The tendency is to regard the latest as the greatest – or the worst. I pride myself on not over-reacting, but, quite frankly, I don’t think the Jaguars’ present or future has ever looked as dire as it does right now.
Trying to find positives -- or even seeing a silver lining -- for the Jaguars has me stumped. Sunday’s 41-3 home loss to the Bears was a bad as the score indicates. The 1-4 record doesn’t even truly reveal how bad the Jaguars are. (Note: In three home losses they have been outscored 95-20.)
There’s a major lack of talent. Quarterback Blaine Gabbert looks more and more like a bust. The talk about improvement at wide receiver is a thing of the past. The defense looks pathetic, particularly at defensive end and linebacker. The coaching is suspect.
Okay, the Jaguars can kick the hell out of the ball. That’s not as funny sounding as it once was.
To add to the misery I was told after the game by two insiders that they couldn’t tell by the players’ mood how the game had unfolded.
“They ought to be mad as hell, but they’re not,” one of them, a former NFL player, told me about 30 minutes after the game. “Looking at them you couldn’t tell if they’d won or lost.”
That’s bad, although I realize you can’t always tell a book by its cover.
The obvious question is where do the Jaguars go from here? How many changes and/or adjustments can be made at midseason? The waiver wire isn’t exactly loaded with quality players. Overhauling the offensive and defensive schemes is all but an impossible task.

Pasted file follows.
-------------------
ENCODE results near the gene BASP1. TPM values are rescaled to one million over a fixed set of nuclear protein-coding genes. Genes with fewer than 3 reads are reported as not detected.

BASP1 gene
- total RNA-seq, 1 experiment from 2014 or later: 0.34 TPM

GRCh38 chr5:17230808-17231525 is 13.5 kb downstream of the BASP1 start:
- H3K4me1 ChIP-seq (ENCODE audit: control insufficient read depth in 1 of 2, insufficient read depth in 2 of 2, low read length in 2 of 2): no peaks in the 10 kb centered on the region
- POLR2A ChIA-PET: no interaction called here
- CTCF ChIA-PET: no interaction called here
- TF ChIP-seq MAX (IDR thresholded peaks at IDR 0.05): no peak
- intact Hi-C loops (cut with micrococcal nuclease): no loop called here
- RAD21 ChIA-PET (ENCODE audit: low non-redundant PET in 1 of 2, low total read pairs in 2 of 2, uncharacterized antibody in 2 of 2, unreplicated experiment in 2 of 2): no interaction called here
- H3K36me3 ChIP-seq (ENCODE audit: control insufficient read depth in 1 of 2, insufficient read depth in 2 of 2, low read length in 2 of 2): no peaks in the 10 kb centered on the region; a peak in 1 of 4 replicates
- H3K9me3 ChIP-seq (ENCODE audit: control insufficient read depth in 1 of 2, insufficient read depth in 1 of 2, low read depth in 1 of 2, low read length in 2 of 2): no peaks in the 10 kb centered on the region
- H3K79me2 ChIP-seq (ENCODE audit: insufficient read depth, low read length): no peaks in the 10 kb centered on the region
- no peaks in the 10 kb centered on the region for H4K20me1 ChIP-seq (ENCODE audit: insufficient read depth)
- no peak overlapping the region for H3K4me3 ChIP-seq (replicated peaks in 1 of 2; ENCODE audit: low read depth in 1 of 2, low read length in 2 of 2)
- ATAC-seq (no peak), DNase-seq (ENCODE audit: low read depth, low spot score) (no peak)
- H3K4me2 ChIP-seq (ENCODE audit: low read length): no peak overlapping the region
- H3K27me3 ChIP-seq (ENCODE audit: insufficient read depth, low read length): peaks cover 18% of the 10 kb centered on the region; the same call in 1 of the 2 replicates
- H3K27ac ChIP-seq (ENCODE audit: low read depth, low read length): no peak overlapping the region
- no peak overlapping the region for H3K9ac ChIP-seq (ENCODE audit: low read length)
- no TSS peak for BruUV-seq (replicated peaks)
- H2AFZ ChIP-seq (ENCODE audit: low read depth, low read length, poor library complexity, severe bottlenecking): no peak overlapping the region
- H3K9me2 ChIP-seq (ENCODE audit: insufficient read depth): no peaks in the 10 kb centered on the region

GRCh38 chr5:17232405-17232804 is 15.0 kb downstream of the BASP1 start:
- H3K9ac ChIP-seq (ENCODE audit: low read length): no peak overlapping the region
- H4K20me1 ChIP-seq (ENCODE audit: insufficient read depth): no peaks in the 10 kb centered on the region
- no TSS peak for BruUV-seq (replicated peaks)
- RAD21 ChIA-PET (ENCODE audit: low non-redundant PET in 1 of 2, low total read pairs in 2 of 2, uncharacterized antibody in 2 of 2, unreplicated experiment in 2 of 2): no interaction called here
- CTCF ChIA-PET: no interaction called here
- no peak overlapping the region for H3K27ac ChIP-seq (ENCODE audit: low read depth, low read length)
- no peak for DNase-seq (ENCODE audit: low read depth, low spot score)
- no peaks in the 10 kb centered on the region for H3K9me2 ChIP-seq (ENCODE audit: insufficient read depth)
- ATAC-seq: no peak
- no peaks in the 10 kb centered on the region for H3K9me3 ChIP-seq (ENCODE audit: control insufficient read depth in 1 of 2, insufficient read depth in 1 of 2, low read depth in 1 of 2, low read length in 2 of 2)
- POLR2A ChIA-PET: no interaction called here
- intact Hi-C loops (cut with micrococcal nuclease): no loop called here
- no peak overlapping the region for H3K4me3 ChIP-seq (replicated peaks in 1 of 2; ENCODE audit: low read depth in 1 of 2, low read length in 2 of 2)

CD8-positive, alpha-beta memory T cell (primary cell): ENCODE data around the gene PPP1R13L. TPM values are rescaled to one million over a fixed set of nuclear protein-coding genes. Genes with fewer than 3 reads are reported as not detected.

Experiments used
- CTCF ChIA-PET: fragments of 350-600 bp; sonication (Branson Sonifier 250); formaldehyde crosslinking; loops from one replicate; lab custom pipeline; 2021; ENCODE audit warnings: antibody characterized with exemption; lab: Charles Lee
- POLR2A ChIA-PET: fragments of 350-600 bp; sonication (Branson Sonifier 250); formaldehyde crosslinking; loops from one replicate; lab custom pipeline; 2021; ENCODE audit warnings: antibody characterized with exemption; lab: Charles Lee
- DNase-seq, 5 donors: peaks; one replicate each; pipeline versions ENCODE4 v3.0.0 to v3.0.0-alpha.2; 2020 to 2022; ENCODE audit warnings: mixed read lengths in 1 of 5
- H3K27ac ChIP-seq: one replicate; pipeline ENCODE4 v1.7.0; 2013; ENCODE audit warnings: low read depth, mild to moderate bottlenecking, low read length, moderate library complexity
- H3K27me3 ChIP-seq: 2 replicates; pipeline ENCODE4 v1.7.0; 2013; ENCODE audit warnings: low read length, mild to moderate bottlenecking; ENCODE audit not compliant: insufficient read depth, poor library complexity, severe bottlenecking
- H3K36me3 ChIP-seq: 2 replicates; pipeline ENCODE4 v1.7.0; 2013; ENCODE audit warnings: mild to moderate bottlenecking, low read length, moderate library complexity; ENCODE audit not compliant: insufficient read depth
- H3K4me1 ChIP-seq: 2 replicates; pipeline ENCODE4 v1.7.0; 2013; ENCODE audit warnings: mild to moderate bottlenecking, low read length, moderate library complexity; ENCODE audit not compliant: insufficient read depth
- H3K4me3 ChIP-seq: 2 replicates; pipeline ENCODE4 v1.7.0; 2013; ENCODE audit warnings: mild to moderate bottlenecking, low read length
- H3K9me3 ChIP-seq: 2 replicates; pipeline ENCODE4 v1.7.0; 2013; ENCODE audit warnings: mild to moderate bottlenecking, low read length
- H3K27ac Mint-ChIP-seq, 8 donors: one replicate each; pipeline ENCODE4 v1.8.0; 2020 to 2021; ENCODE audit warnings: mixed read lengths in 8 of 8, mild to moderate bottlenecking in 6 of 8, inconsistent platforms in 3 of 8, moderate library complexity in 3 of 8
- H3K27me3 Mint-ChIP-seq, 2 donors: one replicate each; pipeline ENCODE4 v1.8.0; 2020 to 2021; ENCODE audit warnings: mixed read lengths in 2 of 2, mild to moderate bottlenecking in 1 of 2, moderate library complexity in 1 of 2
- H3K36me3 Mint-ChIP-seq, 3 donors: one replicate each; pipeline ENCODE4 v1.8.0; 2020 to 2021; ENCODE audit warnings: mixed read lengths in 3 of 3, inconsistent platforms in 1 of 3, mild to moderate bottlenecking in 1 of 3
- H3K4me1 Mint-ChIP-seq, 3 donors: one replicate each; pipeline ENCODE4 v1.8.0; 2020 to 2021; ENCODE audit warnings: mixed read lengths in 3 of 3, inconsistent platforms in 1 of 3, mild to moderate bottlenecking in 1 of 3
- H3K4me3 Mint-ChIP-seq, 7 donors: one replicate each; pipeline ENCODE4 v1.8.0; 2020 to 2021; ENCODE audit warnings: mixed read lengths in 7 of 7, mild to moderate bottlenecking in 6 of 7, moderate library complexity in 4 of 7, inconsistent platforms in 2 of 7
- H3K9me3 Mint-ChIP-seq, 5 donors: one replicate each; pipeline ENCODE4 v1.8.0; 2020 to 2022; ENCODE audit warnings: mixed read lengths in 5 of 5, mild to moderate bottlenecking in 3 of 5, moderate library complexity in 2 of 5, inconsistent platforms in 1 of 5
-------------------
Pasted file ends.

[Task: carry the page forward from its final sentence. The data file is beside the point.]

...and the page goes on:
So how about a change at quarterback? When I asked Coach Mike Mularkey about that after the game he gave a one-word reply: “No.” That doesn’t mean a change is out of the question. Coaches have been known to keep thoughts of such changes away from the media and fans – even if they have to lie.
Would replacing Gabbert with Chad Henne help? Certainly the plight of the Jaguars isn’t all Gabbert’s fault. And it isn’t his fault the Jaguars traded up to draft him 10th overall. But he has shown few hints of being a successful NFL quarterback. Worse, he has made little progress in 19 starts, and when you compare him with most of the other young quarterbacks in the league . . . well, it’s enough to make a diehard Jaguars fan cry like a baby.
If the Jaguars are, indeed, considering this season a lost cause and looking to the future, then they should stay with Gabbert. It may be a long shot but ugly ducklings have turned into the beautiful swans. Of course it also should be noted that Henne didn’t become a relatively inexpensive free agent because he was tearing up the NFL. The Miami Dolphins gladly set him free.
My advice to First Coast Jaguar fans is be happy you have an NFL franchise. Perfect the art of tailgating and weather the storm of losing.
And then hope like hell owner Shad Khan fires General Manager Gene Smith and starts the rebuilding process with a GM who is a better judge of talent.
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